According to employment search engine Indeed, the average compensation for research and teaching assistant positions is about $20 per hour, while compensation for paid co-op programs will range depending on the employer.

Grants and scholarships

Most graduate students also have more opportunities to receive a scholarship, awards or grants than they did during their undergraduate studies. In fact, according to Statistics Canada, almost two-thirds of Canadian graduate students received non-repayable financial support, such as scholarships, tax credits, grants and awards.

That's because the federal, provincial and even municipal governments all offer bursaries to graduate students. There are also scholarship programs available through individual schools, private businesses and charitable foundations. Those interested in applying for a grant or scholarship in Canada should start by consulting an online database, such as Scholarships Canada, Student Awards, and the government of Canada's website.

Government student loans

Those who are unable to cover their tuition and living costs with grants, scholarships and bursaries can also apply for a government student loan.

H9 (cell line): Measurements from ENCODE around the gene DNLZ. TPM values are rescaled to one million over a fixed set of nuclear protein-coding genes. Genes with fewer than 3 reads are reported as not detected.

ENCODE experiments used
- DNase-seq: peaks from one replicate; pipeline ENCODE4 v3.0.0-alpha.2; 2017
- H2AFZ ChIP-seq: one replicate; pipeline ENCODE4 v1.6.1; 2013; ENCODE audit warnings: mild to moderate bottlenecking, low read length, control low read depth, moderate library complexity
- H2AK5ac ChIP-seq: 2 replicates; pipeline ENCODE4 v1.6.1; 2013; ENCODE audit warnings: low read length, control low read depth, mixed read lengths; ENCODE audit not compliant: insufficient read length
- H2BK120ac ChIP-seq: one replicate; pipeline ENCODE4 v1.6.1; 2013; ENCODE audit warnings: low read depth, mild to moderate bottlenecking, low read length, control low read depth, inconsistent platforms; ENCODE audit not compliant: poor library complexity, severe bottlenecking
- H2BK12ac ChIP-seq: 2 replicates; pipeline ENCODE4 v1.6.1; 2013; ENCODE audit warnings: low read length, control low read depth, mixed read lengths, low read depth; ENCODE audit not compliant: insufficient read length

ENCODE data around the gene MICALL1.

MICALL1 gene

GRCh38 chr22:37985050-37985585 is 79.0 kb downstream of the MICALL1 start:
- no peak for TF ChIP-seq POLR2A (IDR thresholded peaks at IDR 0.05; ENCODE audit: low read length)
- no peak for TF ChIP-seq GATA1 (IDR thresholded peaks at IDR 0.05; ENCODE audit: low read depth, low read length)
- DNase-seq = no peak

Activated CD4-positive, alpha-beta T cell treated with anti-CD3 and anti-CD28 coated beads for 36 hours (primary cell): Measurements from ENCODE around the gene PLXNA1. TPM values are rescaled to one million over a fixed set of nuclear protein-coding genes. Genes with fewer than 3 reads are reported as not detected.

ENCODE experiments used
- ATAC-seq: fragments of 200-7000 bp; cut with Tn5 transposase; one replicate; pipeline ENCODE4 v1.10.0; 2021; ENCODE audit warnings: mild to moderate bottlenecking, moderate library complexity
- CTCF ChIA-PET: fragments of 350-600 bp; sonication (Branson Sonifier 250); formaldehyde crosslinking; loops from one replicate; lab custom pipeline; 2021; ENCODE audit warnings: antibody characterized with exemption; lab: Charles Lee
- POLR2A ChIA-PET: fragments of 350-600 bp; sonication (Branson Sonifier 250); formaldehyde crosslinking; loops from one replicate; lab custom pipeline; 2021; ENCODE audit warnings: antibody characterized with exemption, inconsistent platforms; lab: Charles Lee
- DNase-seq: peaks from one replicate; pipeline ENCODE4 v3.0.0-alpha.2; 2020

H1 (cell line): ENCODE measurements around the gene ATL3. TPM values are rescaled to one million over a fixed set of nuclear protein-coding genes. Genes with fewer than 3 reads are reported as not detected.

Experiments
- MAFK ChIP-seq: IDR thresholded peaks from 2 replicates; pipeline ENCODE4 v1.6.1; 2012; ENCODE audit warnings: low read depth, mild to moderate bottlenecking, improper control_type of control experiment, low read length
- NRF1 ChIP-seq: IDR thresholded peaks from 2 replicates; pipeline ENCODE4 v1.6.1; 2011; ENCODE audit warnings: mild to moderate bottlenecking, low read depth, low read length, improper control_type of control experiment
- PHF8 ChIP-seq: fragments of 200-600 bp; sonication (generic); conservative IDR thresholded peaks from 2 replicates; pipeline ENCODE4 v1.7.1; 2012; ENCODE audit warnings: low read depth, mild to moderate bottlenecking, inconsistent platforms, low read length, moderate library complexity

In a majority of provinces residents can apply for student loans directly through the government of Canada's National Student Loans Service Center (NSLSC). Those based in Quebec, Nunavut and the Northwest Territories, however, must apply through their local programs. Also students based in Alberta, Manitoba, Nova Scotia and Prince Edward Island are eligible for both local and federal student loan programs.

Loan amounts vary based on province/territory, family income, tuition and living expenses, and whether the applicant has dependents or a disability. No matter the amount, payments begin six-months following graduation. Those who apply for a loan are also automatically considered for federal grants, which don't need to be repaid.

While financing your way through a graduate degree might seem like a challenge, that next step might not be as far out of reach as you thought.

Understanding how costs vary between provinces and institutions will help you pick the right program to suit your budget without compromising your ambitions. At the same time, taking advantage of grants, bursaries, student loans and on-campus or co-op work opportunities will go a long way in covering those costs and making that dream a reality.

Check out our student hub for more student-related information, tips, and updates, whether it’s relating to general student life, advice on landing your dream internship or job, or tools that will help you better manage your finances.

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*https://www150.statcan.gc.ca/n1/en/daily-quotidien/180905/dq180905b-eng.pdf?st=ofTBjwSQ